Richard S. Kayne

Silver Professor of Linguistics;

Docteur ès Lettres 1976 (linguistics), Paris VIII; Ph.D. 1969 (linguistics), Massachusetts Institute of Technology; A.B. 1964 (mathematics), Columbia. Honorary degrees: Doctorate honoris causa 2011 Bucharest (Romania), Doctorate honoris causa 1995, Leiden (The Netherlands).

Office Address: 

Department of Linguistics
New York University
10 Washington Place #403
New York, NY 10003





Areas of Research/Interest: 

Theoretical syntax, (micro-)comparative syntax, French/Italian syntax.

External Affiliations:

Editor, Oxford Studies in Comparative Syntax (Oxford University Press, New York) 1989- present; Chair, Section Z: Linguistics and the Language Sciences, American Association for the Advancement of Science, 1994-1995.


Professor Kayne, a member of the faculty of the Department of Linguistics since 1997, came to NYU from the faculties of the University of Paris VIII, MIT, and the CUNY Graduate Center, where he held the position of Distinguished Professor.

He earned his A.B. in Mathematics from Columbia University, his Ph.D. in Linguistics from Massachusetts Institute of Technology, and his Docteur ès Lettres from the University of Paris VIII.

One of the leading linguists in the world, his research interests focus on the study of the syntax of English and the Romance languages and on micro-comparative syntax, and his publications include Movement and Silence, Handbook of Comparative Syntax (Editor), Parameters and Universals, The Antisymmetry of Syntax and French Syntax. He has served as Editor of Oxford Studies in Comparative Syntax since 1989 and is the author of over 50 articles.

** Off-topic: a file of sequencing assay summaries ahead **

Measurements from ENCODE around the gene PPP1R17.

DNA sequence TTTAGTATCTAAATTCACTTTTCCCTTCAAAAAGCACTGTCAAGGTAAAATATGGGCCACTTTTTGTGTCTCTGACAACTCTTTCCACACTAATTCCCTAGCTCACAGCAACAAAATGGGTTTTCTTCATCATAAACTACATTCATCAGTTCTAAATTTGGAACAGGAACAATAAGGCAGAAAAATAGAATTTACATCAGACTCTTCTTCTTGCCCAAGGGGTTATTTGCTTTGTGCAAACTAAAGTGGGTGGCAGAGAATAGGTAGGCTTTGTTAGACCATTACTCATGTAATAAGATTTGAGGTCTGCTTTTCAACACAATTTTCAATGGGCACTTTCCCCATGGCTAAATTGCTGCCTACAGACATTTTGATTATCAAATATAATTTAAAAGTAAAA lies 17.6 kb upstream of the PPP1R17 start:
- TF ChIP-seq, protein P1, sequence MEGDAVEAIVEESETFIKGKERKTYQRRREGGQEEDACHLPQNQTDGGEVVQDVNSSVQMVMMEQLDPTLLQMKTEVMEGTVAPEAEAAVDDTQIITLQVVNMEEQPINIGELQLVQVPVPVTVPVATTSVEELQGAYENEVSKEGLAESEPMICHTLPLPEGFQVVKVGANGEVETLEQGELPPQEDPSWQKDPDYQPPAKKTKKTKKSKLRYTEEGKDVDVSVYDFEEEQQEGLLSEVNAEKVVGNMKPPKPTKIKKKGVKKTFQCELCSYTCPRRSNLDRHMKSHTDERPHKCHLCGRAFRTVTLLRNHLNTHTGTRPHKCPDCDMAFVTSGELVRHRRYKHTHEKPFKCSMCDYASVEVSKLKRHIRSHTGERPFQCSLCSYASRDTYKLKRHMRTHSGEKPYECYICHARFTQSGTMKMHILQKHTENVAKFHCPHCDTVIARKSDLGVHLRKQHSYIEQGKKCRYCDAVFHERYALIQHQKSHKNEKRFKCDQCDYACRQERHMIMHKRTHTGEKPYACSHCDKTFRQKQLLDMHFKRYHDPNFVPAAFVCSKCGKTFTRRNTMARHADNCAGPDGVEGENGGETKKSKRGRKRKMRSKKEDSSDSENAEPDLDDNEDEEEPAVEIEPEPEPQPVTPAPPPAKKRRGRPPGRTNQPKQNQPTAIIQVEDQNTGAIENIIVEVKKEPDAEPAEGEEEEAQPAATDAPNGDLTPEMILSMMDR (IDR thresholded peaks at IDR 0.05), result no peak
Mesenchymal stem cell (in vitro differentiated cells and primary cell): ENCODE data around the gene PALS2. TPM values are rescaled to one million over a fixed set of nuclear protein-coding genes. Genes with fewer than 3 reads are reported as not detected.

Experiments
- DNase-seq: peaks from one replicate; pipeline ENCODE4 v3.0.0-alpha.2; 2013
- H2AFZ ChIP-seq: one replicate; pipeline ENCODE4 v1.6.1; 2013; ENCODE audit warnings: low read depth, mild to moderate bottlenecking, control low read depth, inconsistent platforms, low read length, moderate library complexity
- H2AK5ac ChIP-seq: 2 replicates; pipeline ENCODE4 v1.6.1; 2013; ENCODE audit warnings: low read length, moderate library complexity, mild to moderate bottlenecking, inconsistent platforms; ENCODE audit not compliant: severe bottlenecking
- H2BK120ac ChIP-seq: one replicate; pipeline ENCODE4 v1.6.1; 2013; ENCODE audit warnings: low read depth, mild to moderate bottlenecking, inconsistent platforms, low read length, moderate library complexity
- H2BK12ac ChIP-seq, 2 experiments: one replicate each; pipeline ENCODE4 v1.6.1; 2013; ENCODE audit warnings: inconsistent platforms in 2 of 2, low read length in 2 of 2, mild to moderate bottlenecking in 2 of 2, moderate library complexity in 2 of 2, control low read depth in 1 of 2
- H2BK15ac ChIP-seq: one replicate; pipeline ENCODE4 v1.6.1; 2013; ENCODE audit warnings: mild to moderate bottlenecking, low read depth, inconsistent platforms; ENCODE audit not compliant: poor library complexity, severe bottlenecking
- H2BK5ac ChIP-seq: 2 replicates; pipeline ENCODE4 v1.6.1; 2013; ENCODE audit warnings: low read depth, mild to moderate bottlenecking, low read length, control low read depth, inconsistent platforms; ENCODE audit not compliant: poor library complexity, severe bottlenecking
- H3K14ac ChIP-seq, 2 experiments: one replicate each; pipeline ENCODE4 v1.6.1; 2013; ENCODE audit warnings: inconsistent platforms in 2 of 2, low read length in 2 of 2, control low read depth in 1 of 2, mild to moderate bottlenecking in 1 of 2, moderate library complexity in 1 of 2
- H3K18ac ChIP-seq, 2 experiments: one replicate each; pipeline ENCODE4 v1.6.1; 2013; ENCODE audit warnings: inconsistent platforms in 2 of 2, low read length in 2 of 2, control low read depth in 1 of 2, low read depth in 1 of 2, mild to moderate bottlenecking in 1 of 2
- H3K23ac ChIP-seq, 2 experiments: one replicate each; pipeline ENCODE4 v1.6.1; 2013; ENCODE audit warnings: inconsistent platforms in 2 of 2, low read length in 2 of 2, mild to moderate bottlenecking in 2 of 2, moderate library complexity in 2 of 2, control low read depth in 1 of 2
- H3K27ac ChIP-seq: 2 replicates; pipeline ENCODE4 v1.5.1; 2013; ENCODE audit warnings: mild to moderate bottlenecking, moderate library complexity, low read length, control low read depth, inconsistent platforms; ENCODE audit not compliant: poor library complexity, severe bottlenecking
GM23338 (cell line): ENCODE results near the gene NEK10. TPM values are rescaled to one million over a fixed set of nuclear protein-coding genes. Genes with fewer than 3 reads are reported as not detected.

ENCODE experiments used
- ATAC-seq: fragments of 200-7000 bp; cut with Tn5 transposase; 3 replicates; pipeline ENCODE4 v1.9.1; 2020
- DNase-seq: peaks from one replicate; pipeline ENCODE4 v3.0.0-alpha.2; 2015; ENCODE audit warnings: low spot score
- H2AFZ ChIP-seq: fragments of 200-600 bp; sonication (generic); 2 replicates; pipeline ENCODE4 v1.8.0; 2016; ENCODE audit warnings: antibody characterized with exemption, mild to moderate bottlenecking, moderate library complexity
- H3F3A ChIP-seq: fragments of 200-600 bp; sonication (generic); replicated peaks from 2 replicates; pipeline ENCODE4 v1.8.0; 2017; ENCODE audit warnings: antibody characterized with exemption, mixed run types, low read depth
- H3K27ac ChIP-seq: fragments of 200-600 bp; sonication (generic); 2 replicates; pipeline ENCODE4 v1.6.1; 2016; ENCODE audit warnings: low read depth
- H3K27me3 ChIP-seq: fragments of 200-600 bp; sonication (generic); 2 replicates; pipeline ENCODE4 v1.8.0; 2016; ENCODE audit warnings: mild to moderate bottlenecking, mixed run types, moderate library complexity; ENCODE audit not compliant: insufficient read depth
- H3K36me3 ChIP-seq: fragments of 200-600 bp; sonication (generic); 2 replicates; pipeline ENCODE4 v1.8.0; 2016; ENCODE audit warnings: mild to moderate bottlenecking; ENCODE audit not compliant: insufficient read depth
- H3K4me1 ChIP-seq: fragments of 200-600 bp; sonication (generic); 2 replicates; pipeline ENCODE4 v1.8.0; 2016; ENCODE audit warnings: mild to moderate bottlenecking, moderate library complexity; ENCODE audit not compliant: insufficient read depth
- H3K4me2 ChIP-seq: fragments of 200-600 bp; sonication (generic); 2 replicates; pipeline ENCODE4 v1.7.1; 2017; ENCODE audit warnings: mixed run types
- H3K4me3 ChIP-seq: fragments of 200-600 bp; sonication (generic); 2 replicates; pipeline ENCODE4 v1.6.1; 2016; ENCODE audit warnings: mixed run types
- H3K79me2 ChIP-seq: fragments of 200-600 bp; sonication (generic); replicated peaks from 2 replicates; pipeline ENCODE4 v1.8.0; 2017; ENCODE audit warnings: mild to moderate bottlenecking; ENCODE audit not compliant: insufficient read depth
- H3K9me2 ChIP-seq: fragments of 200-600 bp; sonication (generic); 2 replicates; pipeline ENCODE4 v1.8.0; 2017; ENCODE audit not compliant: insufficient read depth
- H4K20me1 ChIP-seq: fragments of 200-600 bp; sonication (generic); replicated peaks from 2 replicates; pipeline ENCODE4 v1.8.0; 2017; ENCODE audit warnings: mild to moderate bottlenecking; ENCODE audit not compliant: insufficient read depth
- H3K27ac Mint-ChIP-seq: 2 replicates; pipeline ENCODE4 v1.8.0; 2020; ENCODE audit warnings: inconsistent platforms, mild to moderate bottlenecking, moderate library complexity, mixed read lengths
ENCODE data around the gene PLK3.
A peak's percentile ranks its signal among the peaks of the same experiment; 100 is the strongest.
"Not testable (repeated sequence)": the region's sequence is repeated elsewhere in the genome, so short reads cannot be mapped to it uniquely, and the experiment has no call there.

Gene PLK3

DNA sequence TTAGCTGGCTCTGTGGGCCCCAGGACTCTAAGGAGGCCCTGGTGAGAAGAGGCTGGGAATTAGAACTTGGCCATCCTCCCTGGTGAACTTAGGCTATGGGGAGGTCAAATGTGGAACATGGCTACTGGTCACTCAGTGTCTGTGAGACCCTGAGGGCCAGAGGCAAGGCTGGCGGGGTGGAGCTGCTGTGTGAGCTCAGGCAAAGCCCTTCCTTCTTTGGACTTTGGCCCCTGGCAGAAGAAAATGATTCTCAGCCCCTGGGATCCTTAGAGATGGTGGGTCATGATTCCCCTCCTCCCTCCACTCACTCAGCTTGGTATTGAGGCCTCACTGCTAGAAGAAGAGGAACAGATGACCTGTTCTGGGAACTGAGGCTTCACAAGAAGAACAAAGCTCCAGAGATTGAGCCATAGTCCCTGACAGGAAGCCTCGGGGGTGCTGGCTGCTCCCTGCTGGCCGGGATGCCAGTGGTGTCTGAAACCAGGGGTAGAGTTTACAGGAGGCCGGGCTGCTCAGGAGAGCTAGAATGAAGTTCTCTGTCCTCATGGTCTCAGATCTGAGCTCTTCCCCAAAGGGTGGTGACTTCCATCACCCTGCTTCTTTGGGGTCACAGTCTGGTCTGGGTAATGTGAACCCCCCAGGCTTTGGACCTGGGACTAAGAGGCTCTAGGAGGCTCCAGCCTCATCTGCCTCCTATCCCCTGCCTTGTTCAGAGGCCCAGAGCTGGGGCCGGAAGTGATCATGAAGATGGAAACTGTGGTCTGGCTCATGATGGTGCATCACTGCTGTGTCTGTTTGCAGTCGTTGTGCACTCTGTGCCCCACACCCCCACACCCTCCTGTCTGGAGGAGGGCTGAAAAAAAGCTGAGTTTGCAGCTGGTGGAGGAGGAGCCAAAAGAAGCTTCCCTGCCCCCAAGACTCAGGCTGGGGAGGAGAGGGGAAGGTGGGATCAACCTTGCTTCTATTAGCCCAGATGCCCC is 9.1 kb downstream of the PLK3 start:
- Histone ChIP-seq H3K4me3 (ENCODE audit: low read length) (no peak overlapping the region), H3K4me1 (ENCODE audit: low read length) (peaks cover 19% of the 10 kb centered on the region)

Professor Kayne, a recipient of a National Science Foundation grant and a Fulbright Chair, has also received an honorary degree from the University of Leiden, the Netherlands.


National Science Foundation Research Grant, Microparametric Variation in Romance Syntax, 1992-1996; Fulbright Chair in Theoretical Linguistics, University of Venice, Spring, 1995; Fulbright Lectureship, University of Rome, Spring, 1978.

Updated on 04/18/2012